Saturday, July 24, 2010

Working with Resin

It has been so hot and humid here I haven't felt like posting much lately. It figures the PC would be in the hottest room in the house!

I'd like to take this opportunity to welcome the new followers of my blog and to thank the folks that have expressed an interest in the skull giveaway. The giveaway will close the end of July so if anyone wants in there is still time.

Recently I have been working on making the cavern I blogged about awhile back. The interior will have a curved ceiling. I needed to construct the ceiling light yet strong. I chose to build the foundation of the ceiling with resin.

I decided to move my entire operation outdoors into the garage for two reasons. First off the resin fumes are murder and I've yet to find a respirator mask that 100% blocks the odor. Secondly I figured it would be easier to load the finished piece in my clients truck straight from the garage.

The resin I am using is from WASCO -- Wildlife Artist Supply Company . It is a good product and the staff at Wasco are friendly and helpful should you need help with using any of their products.

The interior of the cave is roughed out in rigid styrofoam board. When it is completed it fits into a wooden framework that supports it. For the ceiling I stapled the middle of a piece of hardware cloth 1/4" screen to a panel of wood. Wood was also added to the end sections of the screen.

I curved the ends of the screen into the shape I wanted and secured the ends to my styrofoam boards. Next I hot glued sections of styrofoam to the screen. When I was done I roughed up the styrofoam with a coarse file so it looked irregular.

Resin time! I make it a habit of recording the dates I use the resin on a sheet of paper affixed to the can.

Older resin may not set up as readily as new material does. For this reason I always mix two test batches of the resin I plan to use.

One batch is allowed to cure in the paper cup. The other is applied to scrap pieces of the materials I will be using. This way if there is a negative reaction I can more readily figure out where the problem arose from.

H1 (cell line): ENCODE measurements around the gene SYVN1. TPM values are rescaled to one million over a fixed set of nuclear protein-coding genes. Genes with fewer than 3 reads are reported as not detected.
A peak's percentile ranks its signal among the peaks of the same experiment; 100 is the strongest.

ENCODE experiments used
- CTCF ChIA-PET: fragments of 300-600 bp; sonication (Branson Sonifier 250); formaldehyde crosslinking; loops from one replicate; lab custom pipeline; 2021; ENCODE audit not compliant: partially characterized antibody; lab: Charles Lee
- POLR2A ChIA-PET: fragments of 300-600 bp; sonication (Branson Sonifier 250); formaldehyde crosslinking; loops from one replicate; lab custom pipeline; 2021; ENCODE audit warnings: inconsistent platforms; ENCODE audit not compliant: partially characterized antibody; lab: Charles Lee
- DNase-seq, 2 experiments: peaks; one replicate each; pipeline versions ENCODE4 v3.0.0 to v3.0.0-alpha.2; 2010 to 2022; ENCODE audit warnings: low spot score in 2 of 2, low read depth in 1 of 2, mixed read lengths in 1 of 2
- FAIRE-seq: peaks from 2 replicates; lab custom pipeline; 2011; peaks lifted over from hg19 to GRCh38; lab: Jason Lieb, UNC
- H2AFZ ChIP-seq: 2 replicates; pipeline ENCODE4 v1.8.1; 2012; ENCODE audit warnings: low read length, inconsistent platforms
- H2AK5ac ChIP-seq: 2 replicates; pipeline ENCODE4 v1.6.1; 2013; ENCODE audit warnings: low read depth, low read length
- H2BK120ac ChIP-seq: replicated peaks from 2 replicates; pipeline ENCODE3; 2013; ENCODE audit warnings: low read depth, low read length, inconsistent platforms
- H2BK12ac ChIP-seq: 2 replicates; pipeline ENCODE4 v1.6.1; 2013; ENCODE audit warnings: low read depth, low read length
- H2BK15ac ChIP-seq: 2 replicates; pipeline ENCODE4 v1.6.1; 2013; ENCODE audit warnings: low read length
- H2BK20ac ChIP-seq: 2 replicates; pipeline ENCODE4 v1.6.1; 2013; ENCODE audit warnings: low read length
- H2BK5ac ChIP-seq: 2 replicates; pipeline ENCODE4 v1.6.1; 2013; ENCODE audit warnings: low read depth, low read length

In the photo you can see that the two small pieces of craft styrofoam are unaffected by the resin. While the piece of styrofoam insulation board is completely eaten away by the resin!

Once I knew I was good to go I began mixing up small batches of the resin with chopped fiberglas resin strands added to it. Not only does this thicken the resin it makes it incredibly strong.

I wrapped and taped a heavy duty black plastic garbage to the underside of my project to capture any resin drips.

In this photo most of the ceiling has been covered with the chopped fiberglas/resin concoction.

Once the resin is fully cured I can begin adding the rock look to the cavern ceiling. When I'm further along in the construction I'll post some pictures.


  1. Thank you for doing this Brian. I have a big interest in resin. I can make silicone molds but when it comes to the resin its self I have always shied away from the stuff.

    Looking forward to seeing the next step

    Debie xxx

  2. Really interesting Brian. I would have thought any Foam would have melted with the Resin as its pretty strong Stuff. Thanks for giving us the tutorial and I look forward to the next instalment..xx

  3. Wow...there is a lot involved in creating your wonderful pieces. So interesting.

  4. Hi Brian~

    Thanks so much for sharing your resin tips. I have an interest in resin for some of my jewelry designs but have not tried it yet.

    Thanks for popping by my Blog. Harlow is a Pomeranian. We keep her cropped short in the summer so she won't get too hot. We have two Poms, one Labrodoodle, one yellow Lab and one Sheltie. It's a Goat Rodeo at my house!

    Have a creative week!


  5. This looks rather large, indeed! Don't kill too many brain cells with the fumes!